Yeah. I currently cover a part in The King and I, so to transition from being an ensemble dancer to someone who comes in and sings two songs--and that’s your whole track--that’s another side of performing completely. As I said, new opportunities are out there. We shall see [laughs].
What’s your favorite part of living in the city?
The city is amazing. I think in the summer more than in the winter. My favorite thing about it is how it is constantly changing. You can walk down the same street over and over and see different people and different stores everyday. It’s never the same routine. I think that’s amazing. I also love how close it is to the beach and to the mountains. You can go upstate or you can go down. You can get out of the city.
What’s your least favorite part?
It’s probably the same thing as what I liked about it. How it’s always changing. It’s hard to build that community of a neighborhood feel, just because so many people are here, and people are always coming and going. Good friends are always on tour or leaving and coming. It’s hard to get a stable sense of “this is me” in the city. One of my best friends has been on tour now for two years, and I haven’t seen her in a while. I see her like every three months, but it’s hard, because that’s how it is.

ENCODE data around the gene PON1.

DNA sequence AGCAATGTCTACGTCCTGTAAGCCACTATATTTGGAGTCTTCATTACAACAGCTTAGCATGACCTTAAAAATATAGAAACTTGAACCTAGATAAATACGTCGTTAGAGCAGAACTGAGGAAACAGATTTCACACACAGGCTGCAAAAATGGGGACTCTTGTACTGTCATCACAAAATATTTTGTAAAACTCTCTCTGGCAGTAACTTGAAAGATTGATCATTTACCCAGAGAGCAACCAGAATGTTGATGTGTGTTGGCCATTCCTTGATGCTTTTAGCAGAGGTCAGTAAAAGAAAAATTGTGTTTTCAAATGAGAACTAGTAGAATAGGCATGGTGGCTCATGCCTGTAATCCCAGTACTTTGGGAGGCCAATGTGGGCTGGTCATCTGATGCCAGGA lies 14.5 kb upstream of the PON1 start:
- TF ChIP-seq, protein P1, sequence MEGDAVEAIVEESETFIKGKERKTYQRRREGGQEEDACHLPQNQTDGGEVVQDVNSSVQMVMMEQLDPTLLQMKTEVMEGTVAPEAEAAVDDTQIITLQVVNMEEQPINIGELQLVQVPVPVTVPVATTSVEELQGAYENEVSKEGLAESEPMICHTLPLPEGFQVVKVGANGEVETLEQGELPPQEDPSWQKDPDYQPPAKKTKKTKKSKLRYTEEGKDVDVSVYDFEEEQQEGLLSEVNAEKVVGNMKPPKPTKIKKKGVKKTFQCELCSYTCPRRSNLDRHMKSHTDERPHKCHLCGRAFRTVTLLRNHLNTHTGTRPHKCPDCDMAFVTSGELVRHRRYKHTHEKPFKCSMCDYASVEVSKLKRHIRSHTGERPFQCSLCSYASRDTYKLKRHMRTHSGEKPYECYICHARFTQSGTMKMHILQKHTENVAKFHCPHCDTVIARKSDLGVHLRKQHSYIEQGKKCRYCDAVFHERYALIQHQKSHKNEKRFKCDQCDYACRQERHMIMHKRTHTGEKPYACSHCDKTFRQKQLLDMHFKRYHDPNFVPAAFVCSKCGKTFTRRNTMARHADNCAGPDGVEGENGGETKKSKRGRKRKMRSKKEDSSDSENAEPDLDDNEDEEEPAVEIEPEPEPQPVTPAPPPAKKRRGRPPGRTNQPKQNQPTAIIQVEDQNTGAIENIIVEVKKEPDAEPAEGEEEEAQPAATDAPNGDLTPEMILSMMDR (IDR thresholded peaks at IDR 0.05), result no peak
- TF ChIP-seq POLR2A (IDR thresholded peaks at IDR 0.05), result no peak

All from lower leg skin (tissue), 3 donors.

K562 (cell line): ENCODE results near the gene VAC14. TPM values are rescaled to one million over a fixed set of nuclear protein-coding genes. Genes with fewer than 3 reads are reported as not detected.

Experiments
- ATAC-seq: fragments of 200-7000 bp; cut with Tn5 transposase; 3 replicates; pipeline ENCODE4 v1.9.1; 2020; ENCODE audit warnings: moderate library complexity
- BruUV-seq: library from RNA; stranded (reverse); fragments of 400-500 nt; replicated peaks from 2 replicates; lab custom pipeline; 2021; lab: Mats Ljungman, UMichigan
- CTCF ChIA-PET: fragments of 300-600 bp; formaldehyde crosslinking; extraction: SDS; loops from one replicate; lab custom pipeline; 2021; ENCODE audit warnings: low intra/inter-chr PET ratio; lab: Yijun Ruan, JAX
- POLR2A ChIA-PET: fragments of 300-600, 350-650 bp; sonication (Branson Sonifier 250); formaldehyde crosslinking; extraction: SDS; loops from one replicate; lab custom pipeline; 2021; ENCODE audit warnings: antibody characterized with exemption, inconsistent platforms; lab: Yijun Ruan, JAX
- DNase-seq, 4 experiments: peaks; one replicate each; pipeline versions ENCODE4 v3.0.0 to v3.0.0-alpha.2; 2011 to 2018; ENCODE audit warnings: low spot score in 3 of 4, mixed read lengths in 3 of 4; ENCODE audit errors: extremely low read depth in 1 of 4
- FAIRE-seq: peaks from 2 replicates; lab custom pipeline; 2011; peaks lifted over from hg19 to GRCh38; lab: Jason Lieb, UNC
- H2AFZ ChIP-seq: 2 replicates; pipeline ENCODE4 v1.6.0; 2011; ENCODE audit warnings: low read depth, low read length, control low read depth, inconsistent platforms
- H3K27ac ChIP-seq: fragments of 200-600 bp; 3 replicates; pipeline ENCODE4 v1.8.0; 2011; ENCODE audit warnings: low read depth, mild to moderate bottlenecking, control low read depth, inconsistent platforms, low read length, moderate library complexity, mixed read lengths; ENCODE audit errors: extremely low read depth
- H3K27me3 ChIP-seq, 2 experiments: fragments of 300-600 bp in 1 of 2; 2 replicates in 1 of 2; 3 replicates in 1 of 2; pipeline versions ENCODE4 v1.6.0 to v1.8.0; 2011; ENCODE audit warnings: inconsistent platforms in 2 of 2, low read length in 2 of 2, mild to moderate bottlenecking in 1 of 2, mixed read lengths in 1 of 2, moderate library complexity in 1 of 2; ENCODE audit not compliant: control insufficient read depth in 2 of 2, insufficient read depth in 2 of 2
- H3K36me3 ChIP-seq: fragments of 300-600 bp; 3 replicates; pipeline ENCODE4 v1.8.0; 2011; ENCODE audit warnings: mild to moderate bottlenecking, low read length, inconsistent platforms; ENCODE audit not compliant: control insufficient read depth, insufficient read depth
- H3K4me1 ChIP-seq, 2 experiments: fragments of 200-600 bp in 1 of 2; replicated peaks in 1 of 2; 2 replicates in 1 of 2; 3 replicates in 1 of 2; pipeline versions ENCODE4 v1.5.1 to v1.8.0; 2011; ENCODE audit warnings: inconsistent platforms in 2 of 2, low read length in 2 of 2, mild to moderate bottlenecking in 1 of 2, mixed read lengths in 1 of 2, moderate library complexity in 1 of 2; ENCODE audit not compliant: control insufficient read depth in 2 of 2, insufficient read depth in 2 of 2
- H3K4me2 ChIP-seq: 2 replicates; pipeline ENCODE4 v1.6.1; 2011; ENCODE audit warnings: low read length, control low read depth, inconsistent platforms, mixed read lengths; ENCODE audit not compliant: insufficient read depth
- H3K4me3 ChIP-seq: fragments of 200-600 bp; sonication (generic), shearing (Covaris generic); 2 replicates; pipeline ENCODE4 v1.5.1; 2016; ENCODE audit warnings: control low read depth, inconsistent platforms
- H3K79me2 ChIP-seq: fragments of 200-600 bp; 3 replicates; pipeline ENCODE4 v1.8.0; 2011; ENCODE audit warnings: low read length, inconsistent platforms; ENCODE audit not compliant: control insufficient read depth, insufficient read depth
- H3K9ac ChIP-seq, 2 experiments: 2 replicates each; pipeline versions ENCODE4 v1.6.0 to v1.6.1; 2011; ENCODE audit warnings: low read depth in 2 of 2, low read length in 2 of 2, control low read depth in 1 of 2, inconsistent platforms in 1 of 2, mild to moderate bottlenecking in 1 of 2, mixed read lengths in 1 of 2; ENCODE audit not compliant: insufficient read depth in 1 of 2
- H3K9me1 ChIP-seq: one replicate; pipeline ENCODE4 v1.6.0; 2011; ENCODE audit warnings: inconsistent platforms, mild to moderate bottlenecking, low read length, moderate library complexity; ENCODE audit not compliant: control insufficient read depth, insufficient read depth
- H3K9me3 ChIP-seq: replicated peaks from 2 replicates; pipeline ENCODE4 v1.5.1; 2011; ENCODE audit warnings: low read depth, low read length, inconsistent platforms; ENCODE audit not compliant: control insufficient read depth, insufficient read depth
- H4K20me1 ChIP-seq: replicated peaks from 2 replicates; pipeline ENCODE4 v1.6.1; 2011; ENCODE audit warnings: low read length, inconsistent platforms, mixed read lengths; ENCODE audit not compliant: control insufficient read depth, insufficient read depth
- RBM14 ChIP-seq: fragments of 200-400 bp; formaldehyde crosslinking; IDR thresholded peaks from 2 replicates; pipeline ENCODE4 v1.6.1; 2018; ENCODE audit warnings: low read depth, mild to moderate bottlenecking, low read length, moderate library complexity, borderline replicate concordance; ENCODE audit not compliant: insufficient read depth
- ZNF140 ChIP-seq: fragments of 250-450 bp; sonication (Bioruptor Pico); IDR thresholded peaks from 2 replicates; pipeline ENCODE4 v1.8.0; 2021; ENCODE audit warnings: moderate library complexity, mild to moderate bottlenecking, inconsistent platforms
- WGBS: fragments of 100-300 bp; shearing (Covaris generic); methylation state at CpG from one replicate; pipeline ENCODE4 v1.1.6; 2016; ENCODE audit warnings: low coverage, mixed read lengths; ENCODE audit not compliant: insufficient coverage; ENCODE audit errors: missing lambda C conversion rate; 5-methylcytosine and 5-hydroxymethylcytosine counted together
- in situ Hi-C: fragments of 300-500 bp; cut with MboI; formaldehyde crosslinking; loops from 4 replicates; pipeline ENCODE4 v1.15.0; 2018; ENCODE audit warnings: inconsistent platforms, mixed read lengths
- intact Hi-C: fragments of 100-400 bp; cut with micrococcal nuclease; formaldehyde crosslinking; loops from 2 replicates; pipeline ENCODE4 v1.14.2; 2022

Is there anything that you’d like to share with the world?
Don’t take any day for granted, because especially in New York, it’s very easy to waste three or four days feeling sad or bad about something--which it is okay to do, but I think it’s important to make sure that everyday you’re doing something special for yourself and for other people as well. That’s something I am really working on this year.
Also, people are on your side more than you think. It’s less, “He can’t do this, he can’t do that.” It’s more like, “He fits into this track, and it opened up. That’s wonderful.” It’s something that I, at 27 years old, am just finally realizing. Everyone has their own journey and process. Some kids, right out of school, get shows, and some kids get huge leads on Broadway. Everyone has their own journey and timeline. It’s just good to remember.